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  • My depression descends on me really suddenly, and… when I am there I can't… move… within it.
  • A thick tension descended on them suddenly as their eyes locked.
  • I'm not sure if it was because of the laughing or because of the sudden depression that descended upon me.
2.3(Of night or darkness) begin to occur: as the winter darkness descended, the fighting ceased
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  • It was now a matter of time before the moonless darkness of night descended.
  • During autumn and winter, darkness descends at about 4pm and the area dies once children have left the two local schools.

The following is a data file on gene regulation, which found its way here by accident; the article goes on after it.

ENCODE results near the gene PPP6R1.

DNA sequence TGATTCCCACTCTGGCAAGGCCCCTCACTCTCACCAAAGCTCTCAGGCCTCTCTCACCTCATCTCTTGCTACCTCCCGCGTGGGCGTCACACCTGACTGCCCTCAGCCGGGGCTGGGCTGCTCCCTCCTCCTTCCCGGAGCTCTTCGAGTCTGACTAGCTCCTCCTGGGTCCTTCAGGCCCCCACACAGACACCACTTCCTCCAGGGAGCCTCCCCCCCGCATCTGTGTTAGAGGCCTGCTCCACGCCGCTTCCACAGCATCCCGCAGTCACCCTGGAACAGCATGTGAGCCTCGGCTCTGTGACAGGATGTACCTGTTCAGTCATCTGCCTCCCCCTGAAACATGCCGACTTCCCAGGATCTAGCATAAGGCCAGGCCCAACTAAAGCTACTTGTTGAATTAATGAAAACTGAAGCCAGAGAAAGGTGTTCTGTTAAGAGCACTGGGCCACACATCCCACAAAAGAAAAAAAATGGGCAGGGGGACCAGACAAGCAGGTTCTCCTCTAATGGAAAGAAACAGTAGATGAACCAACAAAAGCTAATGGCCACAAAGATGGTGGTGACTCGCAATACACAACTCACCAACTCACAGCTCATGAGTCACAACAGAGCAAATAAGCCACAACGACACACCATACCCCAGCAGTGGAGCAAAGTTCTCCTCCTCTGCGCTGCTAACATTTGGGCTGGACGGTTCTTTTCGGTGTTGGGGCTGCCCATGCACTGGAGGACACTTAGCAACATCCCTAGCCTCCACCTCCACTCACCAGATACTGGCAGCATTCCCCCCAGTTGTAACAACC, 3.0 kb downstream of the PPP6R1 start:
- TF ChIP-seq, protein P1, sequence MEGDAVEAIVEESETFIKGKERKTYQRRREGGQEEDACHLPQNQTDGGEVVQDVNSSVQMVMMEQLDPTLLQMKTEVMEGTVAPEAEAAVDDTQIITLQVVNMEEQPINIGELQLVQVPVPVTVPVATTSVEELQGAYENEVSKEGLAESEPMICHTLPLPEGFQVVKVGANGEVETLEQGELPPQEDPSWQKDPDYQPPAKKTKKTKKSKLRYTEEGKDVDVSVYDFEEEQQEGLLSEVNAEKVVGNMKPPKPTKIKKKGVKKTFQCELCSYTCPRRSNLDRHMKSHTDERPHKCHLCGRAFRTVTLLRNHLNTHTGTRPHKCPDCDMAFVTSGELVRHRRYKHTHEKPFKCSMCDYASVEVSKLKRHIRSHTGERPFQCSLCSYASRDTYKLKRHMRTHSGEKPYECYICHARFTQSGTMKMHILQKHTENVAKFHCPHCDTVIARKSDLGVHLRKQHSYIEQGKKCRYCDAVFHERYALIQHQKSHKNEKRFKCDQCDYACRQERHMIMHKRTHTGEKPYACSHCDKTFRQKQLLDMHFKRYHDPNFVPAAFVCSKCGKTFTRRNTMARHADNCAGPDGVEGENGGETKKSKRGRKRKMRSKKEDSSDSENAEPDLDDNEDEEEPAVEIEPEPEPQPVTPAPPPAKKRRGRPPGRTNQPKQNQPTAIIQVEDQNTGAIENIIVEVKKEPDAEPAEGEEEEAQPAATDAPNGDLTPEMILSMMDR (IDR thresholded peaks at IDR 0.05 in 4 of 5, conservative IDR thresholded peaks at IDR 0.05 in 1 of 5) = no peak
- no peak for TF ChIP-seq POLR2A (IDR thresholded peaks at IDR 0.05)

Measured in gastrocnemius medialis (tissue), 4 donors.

• Darkness was beginning to descend and it was time for the happy couple to make the long journey home again where Mick's plan was to have a few pints in his local before closing time.
3 (be descended from) Be a direct blood relative of (a specified, typically illustrious ancestor): she is descended from Charles II
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  • The findings show that more than 95 percent of dogs in this group were descended from three original female ancestors.
  • This character is common to all animals as the result of their being descended from a common multicellular ancestor that also possessed this character.
  • White hart deer graze the lawns, said to be descended from two white harts given by Elizabeth 1 to her god-child.
be a descendant of, originate from, issue from, spring from, derive from
3.1(Of an asset) pass by inheritance, typically from parent to child: his lands descended to his eldest son